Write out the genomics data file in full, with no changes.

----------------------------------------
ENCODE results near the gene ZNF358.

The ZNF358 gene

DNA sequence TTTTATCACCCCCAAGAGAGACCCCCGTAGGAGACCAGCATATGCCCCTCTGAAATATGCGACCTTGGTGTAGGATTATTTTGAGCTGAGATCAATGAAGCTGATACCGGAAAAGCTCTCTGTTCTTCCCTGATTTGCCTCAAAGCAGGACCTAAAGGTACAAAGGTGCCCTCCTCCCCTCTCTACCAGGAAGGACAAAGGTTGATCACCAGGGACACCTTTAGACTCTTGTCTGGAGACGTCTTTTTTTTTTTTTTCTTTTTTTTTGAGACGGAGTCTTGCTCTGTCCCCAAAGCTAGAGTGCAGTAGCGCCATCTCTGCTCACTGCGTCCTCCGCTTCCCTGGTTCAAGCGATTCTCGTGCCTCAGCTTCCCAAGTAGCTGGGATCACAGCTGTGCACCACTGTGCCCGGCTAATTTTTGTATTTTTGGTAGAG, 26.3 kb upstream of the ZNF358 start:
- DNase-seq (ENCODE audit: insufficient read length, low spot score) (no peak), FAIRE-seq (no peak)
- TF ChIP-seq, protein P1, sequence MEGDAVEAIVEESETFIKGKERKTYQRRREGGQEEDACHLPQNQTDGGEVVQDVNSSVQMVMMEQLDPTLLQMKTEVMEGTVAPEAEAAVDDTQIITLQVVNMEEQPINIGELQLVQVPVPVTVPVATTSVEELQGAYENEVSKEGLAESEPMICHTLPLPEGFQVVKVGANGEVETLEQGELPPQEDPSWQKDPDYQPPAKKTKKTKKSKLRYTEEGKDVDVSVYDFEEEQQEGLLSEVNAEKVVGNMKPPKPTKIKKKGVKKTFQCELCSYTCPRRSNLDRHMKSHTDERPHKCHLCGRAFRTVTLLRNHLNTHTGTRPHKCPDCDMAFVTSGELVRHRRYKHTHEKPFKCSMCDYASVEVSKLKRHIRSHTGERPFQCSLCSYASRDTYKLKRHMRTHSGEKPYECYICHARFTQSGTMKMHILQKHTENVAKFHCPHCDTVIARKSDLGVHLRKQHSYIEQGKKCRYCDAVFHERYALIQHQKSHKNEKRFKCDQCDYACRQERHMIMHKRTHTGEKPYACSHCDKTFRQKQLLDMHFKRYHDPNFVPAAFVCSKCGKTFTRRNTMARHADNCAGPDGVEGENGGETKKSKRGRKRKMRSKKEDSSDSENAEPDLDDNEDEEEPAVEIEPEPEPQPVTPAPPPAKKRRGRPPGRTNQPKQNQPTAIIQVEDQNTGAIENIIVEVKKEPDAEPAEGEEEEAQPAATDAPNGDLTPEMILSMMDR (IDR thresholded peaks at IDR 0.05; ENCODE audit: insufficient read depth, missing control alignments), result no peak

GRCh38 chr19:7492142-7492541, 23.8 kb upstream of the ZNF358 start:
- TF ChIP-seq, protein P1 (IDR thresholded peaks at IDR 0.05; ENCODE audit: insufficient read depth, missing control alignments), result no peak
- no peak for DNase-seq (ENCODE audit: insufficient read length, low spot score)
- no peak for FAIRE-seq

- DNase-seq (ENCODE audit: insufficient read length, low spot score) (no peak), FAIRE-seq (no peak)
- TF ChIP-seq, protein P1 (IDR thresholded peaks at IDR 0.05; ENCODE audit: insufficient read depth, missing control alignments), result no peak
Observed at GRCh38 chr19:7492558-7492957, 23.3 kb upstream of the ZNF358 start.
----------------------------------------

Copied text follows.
ENCODE results near the gene ZNF358.

The ZNF358 gene

DNA sequence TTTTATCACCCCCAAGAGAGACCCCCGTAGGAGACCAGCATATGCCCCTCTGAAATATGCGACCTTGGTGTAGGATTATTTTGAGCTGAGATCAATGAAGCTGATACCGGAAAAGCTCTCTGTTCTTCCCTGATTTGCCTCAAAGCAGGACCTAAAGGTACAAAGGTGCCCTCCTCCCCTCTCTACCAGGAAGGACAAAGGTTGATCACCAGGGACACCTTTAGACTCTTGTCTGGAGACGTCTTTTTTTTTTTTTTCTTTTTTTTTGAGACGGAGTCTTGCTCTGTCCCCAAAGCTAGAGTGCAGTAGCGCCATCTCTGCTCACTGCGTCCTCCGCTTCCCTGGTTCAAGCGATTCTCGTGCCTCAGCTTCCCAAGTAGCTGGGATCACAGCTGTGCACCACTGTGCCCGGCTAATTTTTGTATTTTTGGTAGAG, 26.3 kb upstream of the ZNF358 start:
- DNase-seq (ENCODE audit: insufficient read length, low spot score) (no peak), FAIRE-seq (no peak)
- TF ChIP-seq, protein P1, sequence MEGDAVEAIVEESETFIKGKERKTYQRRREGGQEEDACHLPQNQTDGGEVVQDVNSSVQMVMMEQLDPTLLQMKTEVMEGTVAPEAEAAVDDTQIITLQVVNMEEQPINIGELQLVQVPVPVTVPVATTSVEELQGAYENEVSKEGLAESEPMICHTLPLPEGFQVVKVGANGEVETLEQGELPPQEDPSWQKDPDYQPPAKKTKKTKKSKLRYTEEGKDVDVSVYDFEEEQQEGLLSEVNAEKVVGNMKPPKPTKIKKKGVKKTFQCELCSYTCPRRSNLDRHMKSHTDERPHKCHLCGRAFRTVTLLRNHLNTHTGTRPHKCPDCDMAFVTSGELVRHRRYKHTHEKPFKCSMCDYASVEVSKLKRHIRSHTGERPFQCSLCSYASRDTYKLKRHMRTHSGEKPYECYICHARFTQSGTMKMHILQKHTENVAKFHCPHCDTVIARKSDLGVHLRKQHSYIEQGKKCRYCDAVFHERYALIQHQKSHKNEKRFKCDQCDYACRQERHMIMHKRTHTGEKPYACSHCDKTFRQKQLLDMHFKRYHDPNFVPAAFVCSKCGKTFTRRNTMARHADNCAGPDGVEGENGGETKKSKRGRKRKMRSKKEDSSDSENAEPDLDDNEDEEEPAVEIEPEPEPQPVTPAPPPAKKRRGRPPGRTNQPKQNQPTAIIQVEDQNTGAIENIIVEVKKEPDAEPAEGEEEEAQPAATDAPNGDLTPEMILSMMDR (IDR thresholded peaks at IDR 0.05; ENCODE audit: insufficient read depth, missing control alignments), result no peak

GRCh38 chr19:7492142-7492541, 23.8 kb upstream of the ZNF358 start:
- TF ChIP-seq, protein P1 (IDR thresholded peaks at IDR 0.05; ENCODE audit: insufficient read depth, missing control alignments), result no peak
- no peak for DNase-seq (ENCODE audit: insufficient read length, low spot score)
- no peak for FAIRE-seq

- DNase-seq (ENCODE audit: insufficient read length, low spot score) (no peak), FAIRE-seq (no peak)
- TF ChIP-seq, protein P1 (IDR thresholded peaks at IDR 0.05; ENCODE audit: insufficient read depth, missing control alignments), result no peak
Observed at GRCh38 chr19:7492558-7492957, 23.3 kb upstream of the ZNF358 start.